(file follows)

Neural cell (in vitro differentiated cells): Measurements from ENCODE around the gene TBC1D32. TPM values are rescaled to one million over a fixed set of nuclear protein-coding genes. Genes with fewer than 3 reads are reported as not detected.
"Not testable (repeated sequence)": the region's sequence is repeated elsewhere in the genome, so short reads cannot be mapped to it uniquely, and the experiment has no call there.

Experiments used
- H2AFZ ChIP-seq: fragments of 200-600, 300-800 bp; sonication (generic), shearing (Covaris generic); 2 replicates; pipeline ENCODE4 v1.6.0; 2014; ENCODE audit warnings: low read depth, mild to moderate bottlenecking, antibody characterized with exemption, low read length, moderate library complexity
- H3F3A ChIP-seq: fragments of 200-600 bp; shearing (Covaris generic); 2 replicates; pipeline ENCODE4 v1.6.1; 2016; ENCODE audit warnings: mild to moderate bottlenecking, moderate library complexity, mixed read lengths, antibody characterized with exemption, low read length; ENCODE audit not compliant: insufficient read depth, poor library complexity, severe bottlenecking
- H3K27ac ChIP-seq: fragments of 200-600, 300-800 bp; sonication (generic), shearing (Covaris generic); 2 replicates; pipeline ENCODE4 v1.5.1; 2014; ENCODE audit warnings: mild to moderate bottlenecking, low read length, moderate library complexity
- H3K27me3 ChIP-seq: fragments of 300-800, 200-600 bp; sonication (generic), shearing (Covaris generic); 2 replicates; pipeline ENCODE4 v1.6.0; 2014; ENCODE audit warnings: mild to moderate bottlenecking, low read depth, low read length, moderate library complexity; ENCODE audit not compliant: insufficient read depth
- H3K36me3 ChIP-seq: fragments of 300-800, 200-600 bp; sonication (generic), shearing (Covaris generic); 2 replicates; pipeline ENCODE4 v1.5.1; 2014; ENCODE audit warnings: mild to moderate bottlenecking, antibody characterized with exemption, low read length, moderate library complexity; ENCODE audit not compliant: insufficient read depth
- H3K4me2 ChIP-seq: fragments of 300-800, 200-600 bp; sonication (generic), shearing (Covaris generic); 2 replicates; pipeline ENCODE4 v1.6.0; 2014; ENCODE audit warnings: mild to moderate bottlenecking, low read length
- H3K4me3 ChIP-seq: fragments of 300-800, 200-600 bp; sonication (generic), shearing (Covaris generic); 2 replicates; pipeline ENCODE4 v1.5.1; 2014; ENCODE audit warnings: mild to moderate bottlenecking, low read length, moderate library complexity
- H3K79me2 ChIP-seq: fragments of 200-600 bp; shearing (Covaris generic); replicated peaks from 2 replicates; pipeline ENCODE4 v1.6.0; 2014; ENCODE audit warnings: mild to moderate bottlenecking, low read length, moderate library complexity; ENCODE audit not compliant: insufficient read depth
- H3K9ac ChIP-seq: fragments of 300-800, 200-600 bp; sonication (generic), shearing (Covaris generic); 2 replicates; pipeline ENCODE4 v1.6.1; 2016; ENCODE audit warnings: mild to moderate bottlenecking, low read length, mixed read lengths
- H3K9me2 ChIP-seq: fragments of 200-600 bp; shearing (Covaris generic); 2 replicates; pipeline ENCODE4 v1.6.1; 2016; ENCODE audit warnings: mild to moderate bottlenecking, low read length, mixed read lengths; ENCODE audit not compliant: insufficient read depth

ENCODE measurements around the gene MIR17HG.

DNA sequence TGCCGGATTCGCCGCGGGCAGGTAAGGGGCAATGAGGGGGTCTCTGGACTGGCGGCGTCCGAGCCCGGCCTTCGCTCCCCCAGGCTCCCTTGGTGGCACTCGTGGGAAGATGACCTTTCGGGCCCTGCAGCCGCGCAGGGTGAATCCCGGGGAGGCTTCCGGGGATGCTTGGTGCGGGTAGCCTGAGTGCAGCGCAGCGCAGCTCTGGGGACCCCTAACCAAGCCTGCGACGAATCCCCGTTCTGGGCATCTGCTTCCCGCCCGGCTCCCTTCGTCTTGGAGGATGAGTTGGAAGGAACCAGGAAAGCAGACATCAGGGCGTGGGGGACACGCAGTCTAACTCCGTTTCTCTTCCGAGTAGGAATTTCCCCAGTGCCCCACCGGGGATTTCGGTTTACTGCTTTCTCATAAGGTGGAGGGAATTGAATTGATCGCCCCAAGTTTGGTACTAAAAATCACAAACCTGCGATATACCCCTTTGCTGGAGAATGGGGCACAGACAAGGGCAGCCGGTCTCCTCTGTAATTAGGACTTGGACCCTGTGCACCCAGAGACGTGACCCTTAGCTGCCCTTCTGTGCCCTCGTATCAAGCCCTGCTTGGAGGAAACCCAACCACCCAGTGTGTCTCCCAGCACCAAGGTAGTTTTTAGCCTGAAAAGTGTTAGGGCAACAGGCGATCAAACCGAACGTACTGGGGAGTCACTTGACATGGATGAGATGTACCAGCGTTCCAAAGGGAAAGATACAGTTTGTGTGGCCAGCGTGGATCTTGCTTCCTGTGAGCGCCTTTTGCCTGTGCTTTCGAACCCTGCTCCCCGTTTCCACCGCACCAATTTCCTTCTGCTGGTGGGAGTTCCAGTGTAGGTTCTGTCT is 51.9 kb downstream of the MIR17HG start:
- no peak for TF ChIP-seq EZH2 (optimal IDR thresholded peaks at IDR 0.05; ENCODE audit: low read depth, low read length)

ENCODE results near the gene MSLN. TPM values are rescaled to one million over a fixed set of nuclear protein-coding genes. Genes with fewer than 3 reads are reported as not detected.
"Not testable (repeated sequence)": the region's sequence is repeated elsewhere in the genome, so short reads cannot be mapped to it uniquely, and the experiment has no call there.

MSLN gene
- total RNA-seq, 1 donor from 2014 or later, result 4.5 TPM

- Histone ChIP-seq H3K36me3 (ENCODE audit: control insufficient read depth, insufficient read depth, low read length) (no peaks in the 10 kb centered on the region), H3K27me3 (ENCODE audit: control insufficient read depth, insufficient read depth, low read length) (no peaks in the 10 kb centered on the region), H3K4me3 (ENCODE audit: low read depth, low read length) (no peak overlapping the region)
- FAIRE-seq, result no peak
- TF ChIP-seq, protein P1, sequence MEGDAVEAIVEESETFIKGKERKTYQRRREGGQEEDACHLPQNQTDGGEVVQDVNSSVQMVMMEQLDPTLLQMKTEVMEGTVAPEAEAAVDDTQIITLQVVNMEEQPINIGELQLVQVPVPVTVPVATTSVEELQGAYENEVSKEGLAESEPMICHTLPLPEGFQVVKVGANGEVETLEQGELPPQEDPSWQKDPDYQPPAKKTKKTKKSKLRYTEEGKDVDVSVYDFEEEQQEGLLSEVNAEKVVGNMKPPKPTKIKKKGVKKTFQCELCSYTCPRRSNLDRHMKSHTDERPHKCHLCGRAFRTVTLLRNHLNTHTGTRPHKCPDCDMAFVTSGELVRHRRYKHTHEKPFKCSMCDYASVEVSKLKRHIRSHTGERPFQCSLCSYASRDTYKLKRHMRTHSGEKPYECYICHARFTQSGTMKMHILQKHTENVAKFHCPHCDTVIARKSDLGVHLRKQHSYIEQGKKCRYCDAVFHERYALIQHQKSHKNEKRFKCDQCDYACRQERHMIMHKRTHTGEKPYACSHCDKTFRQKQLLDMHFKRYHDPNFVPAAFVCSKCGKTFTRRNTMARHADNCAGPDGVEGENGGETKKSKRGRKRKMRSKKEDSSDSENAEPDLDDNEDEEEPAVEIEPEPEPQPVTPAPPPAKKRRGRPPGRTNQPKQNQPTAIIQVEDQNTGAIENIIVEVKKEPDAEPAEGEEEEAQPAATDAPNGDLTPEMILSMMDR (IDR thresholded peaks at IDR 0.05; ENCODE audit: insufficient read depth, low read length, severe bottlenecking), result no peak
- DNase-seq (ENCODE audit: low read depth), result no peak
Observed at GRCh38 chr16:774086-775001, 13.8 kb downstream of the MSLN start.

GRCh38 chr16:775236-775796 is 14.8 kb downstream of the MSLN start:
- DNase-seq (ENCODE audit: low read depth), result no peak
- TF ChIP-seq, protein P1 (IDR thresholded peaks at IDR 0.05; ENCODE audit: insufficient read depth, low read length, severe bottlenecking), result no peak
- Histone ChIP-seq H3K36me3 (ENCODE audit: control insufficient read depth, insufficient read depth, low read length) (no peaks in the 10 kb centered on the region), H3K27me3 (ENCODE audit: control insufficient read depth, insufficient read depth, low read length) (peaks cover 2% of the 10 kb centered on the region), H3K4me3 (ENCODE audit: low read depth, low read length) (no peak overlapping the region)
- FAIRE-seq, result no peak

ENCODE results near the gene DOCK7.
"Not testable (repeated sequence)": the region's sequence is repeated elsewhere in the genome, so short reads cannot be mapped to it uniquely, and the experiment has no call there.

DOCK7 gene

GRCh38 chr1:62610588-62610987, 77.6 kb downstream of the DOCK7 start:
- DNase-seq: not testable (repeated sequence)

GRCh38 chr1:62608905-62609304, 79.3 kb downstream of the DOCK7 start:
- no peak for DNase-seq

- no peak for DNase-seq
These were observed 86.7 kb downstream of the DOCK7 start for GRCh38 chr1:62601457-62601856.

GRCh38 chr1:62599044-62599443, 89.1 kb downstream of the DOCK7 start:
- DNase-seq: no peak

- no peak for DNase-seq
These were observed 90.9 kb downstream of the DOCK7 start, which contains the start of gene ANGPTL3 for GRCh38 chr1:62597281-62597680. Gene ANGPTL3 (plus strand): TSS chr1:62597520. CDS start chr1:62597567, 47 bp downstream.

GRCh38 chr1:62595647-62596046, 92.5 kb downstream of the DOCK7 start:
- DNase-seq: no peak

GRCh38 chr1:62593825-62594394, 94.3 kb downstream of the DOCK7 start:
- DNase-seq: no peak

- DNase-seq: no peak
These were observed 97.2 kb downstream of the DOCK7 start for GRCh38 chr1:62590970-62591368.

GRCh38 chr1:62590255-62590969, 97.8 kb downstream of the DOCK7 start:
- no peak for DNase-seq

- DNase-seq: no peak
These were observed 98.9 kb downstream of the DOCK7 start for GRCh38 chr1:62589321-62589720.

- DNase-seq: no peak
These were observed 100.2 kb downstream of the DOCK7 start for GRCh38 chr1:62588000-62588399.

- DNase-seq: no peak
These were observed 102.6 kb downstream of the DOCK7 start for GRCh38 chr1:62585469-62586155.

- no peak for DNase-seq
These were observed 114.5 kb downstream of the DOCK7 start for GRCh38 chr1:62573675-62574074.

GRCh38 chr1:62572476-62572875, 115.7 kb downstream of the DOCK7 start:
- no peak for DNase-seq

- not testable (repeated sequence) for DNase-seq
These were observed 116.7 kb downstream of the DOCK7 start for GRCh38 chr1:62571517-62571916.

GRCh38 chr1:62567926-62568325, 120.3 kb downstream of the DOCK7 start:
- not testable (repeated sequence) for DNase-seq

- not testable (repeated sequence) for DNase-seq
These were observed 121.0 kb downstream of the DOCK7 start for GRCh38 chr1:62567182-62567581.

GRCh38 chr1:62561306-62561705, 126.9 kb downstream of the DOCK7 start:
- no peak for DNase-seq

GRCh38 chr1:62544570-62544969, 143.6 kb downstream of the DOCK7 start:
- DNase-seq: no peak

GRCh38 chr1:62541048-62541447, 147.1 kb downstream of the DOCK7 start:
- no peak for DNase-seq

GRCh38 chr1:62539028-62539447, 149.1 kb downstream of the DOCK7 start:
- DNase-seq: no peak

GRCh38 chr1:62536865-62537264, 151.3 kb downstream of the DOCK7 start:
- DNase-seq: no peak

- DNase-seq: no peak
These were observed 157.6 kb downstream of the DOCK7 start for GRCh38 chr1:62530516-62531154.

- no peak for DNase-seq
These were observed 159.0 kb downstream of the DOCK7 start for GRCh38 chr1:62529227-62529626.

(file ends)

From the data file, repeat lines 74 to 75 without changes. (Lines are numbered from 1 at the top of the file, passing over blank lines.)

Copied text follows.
GRCh38 chr1:62539028-62539447, 149.1 kb downstream of the DOCK7 start:
- DNase-seq: no peak